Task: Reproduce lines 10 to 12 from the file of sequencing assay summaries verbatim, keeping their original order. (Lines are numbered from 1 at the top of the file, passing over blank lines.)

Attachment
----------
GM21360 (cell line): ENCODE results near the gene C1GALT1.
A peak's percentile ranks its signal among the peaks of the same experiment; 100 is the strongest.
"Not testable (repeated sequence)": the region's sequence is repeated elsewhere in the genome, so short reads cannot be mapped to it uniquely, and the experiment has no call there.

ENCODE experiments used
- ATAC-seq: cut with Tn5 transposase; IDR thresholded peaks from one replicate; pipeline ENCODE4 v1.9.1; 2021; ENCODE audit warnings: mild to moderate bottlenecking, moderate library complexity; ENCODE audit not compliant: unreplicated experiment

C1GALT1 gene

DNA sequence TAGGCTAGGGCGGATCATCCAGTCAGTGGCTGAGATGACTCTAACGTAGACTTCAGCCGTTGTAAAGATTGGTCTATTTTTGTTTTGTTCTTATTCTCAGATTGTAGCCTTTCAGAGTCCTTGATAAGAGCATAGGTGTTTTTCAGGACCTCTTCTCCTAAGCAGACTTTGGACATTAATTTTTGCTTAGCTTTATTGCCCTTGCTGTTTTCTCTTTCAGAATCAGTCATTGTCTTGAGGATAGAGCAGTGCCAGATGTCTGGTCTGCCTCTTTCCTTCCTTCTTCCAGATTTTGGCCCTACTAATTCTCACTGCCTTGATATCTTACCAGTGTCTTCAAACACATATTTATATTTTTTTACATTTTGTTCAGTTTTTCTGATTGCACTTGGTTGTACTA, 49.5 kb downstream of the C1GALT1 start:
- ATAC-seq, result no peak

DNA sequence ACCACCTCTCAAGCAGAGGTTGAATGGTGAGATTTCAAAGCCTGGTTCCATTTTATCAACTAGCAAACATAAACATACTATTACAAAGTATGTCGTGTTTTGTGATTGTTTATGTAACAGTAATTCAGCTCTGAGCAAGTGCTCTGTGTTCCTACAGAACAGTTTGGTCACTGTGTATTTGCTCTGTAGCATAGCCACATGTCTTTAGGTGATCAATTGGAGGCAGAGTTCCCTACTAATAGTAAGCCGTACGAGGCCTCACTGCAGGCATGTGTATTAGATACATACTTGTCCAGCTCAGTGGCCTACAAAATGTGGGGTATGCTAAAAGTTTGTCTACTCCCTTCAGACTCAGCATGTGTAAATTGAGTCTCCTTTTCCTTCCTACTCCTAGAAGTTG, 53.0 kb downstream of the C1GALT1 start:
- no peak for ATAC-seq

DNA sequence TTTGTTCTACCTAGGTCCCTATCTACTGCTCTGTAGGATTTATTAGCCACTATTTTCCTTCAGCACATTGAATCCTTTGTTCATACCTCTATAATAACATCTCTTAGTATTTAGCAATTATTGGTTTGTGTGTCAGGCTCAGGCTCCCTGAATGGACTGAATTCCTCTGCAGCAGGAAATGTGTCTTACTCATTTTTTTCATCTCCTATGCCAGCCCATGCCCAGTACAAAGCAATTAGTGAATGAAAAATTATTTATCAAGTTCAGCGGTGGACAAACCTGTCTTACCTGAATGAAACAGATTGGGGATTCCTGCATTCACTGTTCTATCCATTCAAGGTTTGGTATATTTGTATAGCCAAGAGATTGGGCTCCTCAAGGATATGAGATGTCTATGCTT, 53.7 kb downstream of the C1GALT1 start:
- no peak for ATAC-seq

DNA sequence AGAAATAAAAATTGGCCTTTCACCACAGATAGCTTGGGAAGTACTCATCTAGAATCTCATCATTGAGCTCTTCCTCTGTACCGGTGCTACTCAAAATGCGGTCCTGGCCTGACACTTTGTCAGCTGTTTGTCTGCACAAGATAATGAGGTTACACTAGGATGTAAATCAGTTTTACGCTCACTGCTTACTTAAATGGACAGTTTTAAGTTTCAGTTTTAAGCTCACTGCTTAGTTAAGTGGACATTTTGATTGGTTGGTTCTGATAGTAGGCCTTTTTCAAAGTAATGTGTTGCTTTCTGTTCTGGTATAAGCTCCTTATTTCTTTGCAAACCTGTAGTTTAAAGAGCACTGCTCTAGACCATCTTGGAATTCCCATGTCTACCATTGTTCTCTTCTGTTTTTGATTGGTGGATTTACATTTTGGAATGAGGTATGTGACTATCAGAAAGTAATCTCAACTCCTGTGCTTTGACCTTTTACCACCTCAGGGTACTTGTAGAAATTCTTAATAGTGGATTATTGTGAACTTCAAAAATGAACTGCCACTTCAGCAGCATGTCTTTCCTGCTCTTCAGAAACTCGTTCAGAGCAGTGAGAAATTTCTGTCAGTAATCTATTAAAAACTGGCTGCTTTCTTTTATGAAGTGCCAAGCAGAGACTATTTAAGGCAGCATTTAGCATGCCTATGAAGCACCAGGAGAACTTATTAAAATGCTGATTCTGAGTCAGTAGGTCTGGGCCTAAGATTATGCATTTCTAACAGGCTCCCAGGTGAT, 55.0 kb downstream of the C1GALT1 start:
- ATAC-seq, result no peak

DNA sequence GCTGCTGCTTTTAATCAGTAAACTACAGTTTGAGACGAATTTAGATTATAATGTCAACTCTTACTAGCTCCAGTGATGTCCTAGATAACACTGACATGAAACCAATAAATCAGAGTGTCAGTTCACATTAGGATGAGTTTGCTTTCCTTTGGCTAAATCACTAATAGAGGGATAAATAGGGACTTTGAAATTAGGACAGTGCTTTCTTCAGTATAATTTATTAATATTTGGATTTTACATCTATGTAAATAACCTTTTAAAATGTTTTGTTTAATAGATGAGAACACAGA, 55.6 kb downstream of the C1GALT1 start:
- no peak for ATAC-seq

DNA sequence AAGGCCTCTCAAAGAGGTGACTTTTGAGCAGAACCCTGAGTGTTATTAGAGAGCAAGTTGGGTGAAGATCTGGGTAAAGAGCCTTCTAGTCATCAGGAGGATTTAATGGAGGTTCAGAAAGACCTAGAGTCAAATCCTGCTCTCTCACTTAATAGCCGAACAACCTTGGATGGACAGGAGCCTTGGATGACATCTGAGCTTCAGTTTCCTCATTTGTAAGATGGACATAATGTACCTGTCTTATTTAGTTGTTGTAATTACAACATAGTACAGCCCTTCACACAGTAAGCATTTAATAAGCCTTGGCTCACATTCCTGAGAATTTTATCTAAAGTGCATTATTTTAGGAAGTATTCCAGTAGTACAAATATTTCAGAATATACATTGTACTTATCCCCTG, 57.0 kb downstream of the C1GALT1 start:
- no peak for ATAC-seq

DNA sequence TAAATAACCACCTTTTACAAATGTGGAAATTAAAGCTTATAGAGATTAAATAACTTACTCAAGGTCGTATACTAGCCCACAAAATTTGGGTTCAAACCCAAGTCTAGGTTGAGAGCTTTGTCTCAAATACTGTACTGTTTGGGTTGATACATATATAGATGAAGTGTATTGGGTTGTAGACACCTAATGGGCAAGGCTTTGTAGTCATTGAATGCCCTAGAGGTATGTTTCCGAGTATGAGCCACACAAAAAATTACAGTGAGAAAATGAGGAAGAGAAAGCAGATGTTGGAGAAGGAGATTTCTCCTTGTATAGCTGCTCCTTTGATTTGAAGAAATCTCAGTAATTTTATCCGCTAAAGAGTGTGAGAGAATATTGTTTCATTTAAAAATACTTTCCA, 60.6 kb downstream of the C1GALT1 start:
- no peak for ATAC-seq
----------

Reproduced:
- no peak for ATAC-seq

DNA sequence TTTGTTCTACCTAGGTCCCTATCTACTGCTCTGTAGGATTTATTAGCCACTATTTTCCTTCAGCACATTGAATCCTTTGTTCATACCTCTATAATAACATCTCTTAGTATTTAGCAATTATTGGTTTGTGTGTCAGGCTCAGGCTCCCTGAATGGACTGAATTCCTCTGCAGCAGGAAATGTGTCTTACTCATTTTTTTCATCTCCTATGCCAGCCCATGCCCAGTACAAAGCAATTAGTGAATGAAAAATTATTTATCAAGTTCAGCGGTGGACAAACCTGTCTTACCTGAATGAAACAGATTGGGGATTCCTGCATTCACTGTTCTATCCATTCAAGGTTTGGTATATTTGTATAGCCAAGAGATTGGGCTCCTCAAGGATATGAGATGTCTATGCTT, 53.7 kb downstream of the C1GALT1 start:
- no peak for ATAC-seq